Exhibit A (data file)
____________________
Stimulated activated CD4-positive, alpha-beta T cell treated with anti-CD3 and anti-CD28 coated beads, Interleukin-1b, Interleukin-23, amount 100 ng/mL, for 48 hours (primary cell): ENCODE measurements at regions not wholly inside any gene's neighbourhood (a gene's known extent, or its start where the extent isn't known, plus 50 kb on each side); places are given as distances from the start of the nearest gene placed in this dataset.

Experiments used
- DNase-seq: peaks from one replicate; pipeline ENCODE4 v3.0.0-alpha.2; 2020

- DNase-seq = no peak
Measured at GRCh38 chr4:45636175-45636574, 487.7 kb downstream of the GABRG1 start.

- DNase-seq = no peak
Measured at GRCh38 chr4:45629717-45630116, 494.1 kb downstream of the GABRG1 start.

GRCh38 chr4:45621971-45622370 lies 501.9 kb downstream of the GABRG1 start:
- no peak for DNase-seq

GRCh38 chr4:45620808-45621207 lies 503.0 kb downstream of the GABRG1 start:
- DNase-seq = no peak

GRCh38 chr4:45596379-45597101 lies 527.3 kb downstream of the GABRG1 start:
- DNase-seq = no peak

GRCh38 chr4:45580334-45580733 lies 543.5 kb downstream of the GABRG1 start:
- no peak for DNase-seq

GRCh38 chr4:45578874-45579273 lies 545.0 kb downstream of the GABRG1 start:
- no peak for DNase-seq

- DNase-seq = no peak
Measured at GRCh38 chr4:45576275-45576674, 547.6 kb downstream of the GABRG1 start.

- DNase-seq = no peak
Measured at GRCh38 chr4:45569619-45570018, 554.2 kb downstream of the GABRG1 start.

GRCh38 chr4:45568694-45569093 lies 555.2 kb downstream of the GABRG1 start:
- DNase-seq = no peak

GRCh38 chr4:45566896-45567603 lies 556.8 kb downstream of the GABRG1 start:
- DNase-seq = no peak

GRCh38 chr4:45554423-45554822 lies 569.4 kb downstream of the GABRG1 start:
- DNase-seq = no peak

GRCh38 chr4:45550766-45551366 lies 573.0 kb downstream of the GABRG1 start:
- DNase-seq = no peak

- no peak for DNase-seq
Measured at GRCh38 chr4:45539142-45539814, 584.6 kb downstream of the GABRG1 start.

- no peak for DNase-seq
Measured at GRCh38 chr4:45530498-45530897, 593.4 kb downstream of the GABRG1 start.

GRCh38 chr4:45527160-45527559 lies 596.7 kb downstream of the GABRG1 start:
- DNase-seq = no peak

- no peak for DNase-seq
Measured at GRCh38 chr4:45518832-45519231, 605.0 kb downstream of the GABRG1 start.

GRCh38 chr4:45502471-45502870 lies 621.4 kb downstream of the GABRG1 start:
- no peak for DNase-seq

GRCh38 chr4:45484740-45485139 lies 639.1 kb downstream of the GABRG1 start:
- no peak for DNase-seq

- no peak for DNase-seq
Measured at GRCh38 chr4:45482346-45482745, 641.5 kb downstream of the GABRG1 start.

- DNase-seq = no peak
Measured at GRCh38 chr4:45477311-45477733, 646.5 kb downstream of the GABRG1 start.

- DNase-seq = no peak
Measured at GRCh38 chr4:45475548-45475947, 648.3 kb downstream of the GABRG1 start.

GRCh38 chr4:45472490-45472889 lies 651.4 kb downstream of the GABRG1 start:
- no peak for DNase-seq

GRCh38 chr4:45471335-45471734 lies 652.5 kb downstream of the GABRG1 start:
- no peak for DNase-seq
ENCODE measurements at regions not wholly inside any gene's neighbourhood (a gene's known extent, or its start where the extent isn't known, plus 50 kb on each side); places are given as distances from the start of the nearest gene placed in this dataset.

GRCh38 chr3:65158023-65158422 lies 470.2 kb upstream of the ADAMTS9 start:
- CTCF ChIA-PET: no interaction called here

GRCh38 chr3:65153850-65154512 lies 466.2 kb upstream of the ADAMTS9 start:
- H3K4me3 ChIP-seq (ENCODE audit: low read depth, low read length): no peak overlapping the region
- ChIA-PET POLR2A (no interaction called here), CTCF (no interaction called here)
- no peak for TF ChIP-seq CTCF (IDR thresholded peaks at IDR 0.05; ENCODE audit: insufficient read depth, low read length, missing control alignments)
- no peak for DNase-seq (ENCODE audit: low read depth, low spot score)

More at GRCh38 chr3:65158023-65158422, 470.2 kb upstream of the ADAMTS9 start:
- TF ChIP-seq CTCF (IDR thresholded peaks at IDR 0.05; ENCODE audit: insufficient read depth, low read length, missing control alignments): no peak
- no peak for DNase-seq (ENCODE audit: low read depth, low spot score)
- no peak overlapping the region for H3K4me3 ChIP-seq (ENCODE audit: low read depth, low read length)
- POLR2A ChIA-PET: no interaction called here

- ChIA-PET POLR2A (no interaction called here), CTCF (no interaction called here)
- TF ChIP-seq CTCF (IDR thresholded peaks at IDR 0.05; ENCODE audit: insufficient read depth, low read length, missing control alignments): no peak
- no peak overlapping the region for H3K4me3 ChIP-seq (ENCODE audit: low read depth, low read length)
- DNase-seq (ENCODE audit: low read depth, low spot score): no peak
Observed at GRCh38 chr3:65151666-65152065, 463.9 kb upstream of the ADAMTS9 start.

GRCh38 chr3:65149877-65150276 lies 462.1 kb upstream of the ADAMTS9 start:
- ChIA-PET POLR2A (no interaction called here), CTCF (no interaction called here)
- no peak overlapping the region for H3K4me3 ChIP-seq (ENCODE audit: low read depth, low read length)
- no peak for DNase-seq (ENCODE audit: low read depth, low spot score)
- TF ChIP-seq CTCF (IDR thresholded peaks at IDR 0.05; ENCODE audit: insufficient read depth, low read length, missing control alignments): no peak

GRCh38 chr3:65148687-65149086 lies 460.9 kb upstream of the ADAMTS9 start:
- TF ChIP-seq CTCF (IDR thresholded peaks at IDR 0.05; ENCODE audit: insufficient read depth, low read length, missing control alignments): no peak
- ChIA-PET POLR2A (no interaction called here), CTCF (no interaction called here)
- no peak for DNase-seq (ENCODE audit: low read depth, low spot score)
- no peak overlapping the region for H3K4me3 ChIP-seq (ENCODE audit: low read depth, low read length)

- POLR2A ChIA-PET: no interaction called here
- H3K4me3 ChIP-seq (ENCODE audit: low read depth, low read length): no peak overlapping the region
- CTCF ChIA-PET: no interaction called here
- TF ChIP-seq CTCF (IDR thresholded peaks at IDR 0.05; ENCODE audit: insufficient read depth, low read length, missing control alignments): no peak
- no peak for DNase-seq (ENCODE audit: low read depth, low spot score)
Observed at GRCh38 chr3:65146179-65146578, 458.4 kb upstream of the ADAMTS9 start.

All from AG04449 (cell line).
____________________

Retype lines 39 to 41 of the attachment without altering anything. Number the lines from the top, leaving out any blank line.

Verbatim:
- no peak for DNase-seq

GRCh38 chr4:45484740-45485139 lies 639.1 kb downstream of the GABRG1 start:
- no peak for DNase-seq